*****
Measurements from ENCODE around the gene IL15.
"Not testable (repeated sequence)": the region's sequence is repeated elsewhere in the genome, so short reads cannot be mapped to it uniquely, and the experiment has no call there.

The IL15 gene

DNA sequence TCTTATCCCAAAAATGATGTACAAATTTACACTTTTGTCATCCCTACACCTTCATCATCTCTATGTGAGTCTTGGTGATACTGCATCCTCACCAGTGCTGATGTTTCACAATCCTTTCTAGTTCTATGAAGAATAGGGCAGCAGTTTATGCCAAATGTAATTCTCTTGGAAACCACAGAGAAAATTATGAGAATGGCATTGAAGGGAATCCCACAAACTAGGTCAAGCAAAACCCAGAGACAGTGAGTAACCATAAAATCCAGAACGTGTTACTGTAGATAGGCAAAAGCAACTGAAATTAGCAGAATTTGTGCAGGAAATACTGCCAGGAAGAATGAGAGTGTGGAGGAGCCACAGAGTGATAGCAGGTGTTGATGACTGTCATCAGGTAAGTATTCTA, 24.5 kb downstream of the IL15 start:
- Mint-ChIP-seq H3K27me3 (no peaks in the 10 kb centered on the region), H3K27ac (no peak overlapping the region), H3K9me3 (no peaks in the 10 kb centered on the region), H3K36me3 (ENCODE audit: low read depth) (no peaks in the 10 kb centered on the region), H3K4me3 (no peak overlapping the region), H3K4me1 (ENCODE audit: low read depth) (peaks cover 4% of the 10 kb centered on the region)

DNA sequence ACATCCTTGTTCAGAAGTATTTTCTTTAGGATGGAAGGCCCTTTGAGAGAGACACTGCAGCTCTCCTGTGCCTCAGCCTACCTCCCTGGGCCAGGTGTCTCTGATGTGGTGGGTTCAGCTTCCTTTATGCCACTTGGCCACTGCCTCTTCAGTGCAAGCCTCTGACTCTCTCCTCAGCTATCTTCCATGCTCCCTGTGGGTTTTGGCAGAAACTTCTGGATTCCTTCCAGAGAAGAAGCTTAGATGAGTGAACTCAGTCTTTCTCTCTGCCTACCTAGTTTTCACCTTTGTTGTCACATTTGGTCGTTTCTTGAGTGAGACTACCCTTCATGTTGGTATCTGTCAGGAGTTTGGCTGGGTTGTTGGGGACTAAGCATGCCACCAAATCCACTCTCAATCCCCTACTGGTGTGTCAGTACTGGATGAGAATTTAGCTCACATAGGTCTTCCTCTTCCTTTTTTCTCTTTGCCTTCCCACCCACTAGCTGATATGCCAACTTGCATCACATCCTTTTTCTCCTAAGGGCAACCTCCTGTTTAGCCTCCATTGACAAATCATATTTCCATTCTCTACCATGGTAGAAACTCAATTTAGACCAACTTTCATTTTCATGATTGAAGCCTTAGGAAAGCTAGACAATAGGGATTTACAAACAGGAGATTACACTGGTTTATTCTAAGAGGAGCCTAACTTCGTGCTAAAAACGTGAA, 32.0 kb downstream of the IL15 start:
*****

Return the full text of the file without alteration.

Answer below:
Measurements from ENCODE around the gene IL15.
"Not testable (repeated sequence)": the region's sequence is repeated elsewhere in the genome, so short reads cannot be mapped to it uniquely, and the experiment has no call there.

The IL15 gene

DNA sequence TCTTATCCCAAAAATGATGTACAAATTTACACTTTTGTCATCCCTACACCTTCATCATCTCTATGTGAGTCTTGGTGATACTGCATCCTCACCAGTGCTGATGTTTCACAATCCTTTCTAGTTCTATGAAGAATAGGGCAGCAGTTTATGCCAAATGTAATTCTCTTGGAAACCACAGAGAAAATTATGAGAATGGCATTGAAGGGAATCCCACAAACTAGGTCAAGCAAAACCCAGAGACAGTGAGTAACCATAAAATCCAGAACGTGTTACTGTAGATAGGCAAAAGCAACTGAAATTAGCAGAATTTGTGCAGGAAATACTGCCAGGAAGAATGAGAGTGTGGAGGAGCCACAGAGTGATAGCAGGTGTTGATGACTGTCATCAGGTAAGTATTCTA, 24.5 kb downstream of the IL15 start:
- Mint-ChIP-seq H3K27me3 (no peaks in the 10 kb centered on the region), H3K27ac (no peak overlapping the region), H3K9me3 (no peaks in the 10 kb centered on the region), H3K36me3 (ENCODE audit: low read depth) (no peaks in the 10 kb centered on the region), H3K4me3 (no peak overlapping the region), H3K4me1 (ENCODE audit: low read depth) (peaks cover 4% of the 10 kb centered on the region)

DNA sequence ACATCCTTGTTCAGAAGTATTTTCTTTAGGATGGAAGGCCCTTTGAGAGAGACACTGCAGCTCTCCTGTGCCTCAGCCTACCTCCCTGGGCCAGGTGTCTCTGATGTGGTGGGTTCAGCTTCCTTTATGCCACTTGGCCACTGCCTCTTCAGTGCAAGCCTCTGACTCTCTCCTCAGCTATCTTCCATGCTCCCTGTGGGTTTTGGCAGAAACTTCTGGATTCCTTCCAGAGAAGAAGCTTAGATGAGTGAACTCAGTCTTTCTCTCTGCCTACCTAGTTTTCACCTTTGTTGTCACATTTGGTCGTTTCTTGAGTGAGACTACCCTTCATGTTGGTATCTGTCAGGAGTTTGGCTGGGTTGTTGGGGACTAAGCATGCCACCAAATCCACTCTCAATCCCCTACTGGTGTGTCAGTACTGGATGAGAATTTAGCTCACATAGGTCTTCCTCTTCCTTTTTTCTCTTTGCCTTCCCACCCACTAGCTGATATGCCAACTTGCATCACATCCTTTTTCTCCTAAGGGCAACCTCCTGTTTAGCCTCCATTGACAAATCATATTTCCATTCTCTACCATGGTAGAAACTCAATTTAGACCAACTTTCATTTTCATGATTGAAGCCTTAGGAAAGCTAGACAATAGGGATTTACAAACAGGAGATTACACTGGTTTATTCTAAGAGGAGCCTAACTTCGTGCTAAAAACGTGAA, 32.0 kb downstream of the IL15 start: